Launching was one of the most exciting things I’ve done, and also one of the most stressful. I didn’t eat until 9pm that night (Chipotle FTW), but hardly felt hungry all day. I must have sweated out a gallon of water, and I probably took a year off of my life. But it was awesome. To see people use something you’ve worked hard on feels great.

I only got a few hours of sleep that weekend, and spent the entire time working, and it was still one of the most rewarding and refreshing weekends I’ve had.

Lessons learned (most of I already knew but that didn’t stop me from making the mistakes anyway) :

  1. Don’t make changes the day before you launch.
  2. Test, test, test.
  3. The data will not be what you expect it to be.
  4. Calls to the database and external API’s WILL fail. Prepare for it.
  5. Install airbrake BEFORE launching
  6. Set your expectations low (in user numbers), prepare yourself for the worst (out of control growth).

[1]

How can client-side databases be secure?

Seeing Meteor and Firebase all over HN has been exciting - I’m currently building a Node.js application but not using as much real-time updating as I could, largely because of the effort involved all over the application.

One of the benefits of developing with Node is that you can use the same code on the front and back-end, which is especially helpful for things like data validation, which some sites are inconsistent about. Meteor and Firebase are the answer to the implied question: if the code is the same in both places, do we really need it in both?

In the aftermath of building my own Firebase app in 5 minutes (!), I saw the concerns sprout up. No, I’m not talking licensing, I’m talking security. Timo Zimmerman’s post outlines how the lack of security and maturity in Meteor makes it just a toy:

There is currently no authorization or authentification system. It is planed[sic] but not implemented. So you basically expose your whole database to every client without any way to add some security.

I had seen the point about the lack of authorization in another comment on HN about Firebase (can’t find it now, oops), both of which got me thinking: how could you do authorization for a database that’s fully exposed on the client side?

When the database is completely accessible from the client, and the client can freely modify the code used to access it, isn’t it impossible to have real security?

You could limit what they have access to through some sort of ACL, but that would introduce a lot of backend complexity to your app, and involve Firebase/Meteor dictating part of your database schema. And in fact, you would have to have even more granular limits than just “Can Only Modify Record 1”, as certain parts of records have to be protected. So much for “all in the client” or “No servers.”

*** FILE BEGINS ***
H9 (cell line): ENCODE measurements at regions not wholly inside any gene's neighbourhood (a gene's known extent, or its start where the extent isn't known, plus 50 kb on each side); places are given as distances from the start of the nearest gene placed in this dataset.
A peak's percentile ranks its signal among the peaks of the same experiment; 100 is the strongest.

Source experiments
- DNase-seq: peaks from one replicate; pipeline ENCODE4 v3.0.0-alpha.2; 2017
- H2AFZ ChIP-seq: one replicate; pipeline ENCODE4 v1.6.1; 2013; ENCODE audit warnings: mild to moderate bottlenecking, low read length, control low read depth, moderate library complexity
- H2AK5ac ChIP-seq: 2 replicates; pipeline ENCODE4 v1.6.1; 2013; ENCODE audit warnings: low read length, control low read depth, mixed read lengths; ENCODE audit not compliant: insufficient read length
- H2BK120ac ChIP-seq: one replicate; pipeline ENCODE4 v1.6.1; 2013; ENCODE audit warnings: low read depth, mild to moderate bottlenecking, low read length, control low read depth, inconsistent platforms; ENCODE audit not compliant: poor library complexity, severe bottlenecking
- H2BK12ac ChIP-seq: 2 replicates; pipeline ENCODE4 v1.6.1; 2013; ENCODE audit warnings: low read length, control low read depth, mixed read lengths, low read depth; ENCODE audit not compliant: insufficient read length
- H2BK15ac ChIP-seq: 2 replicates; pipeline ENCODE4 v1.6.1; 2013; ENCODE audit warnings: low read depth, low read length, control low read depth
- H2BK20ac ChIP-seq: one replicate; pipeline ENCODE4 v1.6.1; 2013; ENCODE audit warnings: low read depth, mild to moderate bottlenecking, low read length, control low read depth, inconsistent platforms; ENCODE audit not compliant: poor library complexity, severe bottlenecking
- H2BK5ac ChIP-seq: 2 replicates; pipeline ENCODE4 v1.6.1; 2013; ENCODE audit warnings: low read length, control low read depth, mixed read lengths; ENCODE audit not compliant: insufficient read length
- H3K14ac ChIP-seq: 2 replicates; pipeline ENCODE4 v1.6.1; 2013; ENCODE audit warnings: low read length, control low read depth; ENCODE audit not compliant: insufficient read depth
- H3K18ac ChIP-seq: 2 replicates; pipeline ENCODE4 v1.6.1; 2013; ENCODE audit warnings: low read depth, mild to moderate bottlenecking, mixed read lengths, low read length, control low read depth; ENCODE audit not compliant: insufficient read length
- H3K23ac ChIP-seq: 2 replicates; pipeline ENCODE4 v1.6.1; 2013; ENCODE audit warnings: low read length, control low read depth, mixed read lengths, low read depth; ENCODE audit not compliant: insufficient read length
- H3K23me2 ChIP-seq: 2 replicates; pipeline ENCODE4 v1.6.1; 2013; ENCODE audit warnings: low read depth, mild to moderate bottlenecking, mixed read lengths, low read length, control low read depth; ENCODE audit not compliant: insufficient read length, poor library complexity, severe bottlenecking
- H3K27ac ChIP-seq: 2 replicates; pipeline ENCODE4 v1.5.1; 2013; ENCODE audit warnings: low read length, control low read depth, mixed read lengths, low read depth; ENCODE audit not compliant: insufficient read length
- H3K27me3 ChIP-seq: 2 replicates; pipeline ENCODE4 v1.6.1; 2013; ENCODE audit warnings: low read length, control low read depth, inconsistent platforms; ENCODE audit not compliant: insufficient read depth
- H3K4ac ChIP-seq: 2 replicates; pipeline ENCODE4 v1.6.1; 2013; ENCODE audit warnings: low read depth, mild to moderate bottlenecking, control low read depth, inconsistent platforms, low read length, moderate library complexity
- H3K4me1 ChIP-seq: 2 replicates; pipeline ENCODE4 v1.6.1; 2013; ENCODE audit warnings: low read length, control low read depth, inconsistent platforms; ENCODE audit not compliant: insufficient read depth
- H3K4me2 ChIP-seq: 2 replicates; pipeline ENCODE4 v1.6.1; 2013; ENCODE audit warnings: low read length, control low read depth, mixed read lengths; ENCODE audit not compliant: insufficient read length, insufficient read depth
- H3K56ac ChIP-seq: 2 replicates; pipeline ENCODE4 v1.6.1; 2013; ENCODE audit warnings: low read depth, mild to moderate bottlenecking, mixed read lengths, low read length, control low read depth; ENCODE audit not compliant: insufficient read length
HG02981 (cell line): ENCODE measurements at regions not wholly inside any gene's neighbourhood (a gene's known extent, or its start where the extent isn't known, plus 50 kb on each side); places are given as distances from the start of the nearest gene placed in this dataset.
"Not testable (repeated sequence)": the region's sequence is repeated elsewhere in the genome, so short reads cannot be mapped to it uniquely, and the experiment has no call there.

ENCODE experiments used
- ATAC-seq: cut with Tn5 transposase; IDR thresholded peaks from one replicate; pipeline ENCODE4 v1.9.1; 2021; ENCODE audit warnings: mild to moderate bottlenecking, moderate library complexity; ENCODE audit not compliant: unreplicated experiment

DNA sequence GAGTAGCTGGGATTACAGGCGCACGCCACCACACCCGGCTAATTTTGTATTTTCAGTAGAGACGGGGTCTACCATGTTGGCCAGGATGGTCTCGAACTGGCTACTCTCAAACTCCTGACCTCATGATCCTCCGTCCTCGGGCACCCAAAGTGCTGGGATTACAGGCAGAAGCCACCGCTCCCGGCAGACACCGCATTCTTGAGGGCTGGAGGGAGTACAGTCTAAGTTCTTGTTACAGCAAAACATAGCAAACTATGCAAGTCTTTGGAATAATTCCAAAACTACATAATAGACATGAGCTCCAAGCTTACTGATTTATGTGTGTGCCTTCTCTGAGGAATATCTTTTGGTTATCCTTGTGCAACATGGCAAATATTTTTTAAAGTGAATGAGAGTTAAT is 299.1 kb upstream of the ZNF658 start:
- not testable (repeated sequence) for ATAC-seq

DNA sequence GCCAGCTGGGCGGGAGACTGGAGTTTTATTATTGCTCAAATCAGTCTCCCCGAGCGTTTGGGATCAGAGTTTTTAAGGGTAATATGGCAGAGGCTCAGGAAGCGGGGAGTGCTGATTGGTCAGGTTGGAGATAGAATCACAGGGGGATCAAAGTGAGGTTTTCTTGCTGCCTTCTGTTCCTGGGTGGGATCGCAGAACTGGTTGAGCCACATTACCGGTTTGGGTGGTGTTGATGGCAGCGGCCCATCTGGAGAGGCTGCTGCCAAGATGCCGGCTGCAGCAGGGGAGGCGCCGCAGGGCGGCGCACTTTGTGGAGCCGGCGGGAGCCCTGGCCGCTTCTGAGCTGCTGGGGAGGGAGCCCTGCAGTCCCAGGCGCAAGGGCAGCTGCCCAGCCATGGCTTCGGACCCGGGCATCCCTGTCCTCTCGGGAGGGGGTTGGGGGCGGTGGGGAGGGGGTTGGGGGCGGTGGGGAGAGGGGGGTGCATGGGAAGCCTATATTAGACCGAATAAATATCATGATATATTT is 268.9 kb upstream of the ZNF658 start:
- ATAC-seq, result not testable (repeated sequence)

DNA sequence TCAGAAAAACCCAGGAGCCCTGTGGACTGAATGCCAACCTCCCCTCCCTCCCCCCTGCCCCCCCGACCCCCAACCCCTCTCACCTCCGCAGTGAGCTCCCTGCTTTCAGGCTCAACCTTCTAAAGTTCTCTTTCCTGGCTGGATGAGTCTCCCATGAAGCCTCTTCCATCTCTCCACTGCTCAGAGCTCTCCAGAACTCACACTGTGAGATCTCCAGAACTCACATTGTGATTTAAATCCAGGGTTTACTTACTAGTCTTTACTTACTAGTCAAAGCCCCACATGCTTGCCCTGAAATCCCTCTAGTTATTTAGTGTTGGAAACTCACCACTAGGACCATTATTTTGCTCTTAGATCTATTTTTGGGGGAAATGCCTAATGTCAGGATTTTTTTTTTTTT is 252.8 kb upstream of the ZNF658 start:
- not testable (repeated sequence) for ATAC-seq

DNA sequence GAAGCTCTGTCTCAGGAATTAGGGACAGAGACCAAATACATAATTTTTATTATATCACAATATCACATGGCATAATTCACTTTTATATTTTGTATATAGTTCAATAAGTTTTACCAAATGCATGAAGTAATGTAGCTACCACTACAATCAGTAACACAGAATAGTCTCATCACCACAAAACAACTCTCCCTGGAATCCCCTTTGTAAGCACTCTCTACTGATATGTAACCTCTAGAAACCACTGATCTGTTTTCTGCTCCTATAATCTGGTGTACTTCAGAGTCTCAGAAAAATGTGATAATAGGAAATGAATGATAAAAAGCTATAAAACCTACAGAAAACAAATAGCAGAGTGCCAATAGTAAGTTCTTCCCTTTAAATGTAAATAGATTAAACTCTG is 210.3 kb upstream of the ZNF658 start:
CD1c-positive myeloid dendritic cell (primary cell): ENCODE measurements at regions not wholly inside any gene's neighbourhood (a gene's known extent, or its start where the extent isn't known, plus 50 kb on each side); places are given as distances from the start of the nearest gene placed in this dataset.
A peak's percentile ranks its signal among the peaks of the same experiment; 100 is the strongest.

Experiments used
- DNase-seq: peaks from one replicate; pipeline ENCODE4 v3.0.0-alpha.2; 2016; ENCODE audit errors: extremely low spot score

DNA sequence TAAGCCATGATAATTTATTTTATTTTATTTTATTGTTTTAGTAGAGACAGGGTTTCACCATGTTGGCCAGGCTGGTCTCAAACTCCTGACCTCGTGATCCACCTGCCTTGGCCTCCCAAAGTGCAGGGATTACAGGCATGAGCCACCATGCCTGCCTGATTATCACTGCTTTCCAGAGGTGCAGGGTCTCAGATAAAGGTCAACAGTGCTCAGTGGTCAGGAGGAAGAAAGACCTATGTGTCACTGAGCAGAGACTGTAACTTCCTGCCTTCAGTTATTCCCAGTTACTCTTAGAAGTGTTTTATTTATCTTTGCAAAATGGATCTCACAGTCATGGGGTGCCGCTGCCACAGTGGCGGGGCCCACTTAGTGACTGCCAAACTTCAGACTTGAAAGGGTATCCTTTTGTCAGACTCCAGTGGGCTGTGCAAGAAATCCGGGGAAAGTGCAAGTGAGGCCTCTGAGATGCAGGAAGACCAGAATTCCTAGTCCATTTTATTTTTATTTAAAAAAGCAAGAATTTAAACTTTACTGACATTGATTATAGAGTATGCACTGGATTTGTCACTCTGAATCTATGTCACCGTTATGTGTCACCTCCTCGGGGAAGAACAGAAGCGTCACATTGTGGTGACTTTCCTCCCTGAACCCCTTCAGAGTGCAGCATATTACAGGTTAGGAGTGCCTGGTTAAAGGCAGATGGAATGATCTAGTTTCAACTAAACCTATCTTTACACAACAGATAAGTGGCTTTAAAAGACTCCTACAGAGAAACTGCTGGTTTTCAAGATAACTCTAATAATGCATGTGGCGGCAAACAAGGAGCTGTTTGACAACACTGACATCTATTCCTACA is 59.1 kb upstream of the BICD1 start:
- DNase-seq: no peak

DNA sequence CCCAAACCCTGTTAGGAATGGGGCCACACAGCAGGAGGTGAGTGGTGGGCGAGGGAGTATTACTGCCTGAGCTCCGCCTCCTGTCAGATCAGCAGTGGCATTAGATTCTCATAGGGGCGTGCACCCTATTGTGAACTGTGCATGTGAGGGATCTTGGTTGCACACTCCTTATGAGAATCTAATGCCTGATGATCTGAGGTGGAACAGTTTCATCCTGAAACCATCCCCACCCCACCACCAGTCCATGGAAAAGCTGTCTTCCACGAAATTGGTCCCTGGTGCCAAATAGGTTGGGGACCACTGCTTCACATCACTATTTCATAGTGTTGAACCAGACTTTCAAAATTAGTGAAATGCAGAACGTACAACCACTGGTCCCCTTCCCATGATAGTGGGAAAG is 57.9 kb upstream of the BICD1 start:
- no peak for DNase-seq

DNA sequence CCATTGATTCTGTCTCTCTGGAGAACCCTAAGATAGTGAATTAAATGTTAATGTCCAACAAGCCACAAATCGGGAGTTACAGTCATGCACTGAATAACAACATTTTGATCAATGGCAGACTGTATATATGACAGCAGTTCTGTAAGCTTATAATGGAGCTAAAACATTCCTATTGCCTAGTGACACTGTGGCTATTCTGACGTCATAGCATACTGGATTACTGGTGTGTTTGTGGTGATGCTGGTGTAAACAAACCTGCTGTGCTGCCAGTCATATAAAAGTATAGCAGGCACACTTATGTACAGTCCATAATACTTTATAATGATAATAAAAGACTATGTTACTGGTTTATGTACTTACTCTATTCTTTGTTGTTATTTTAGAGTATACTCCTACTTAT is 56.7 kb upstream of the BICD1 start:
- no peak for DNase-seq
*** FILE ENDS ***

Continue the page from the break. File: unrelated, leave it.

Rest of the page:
It seems like a great idea, it really does. And maybe I’m missing something obvious here (I hope), but it just seems downright impossible to secure a system like this. Isn’t one of the guiding principles of security “Don’t trust the client”?

I guess I’ll wait until they reveal what they’re planning.

Dropbox + Git = Develop Anywhere

For a new nodeJS project I’m working on in collaboration with a few other developers, we’re using Git in combination with Github, and I’m finally learning how to use Git the right way, with branches, several remote repositories, and all the other good stuff that makes everyone love Git.

But this weekend I ran into a serious problem: my computer died, and I found that I left my charger at work. We have a major milestone we need to hit on Monday, and I was up a creek.

Thankfully, a friend of mine said I could use her Mac to work on it. I had saved my development work in a Dropbox folder, so I went to Dropbox and shared it with her. Then I downloaded Git, nodeJS, and Sublime Text 2 to get my dev environment ready.

I generated a couple of new SSH keys for Github, and checked

git config --list

Lo and behold, everything was there. My remote repo’s, my commit history, everything. Part of the genius of Git is that everything is stored in files in your working directory.

I can’t stress this enough: put your development directory in your Dropbox. You never know when you’ll need it, and with Git, you’ll be set to go in a matter of minutes even in the worst case scenario. I’m considering adding the installers I use to develop to the directory just to make the process even more painless.

Let me know if you have any other tips about using Git, I’m still learning all the good stuff it can do.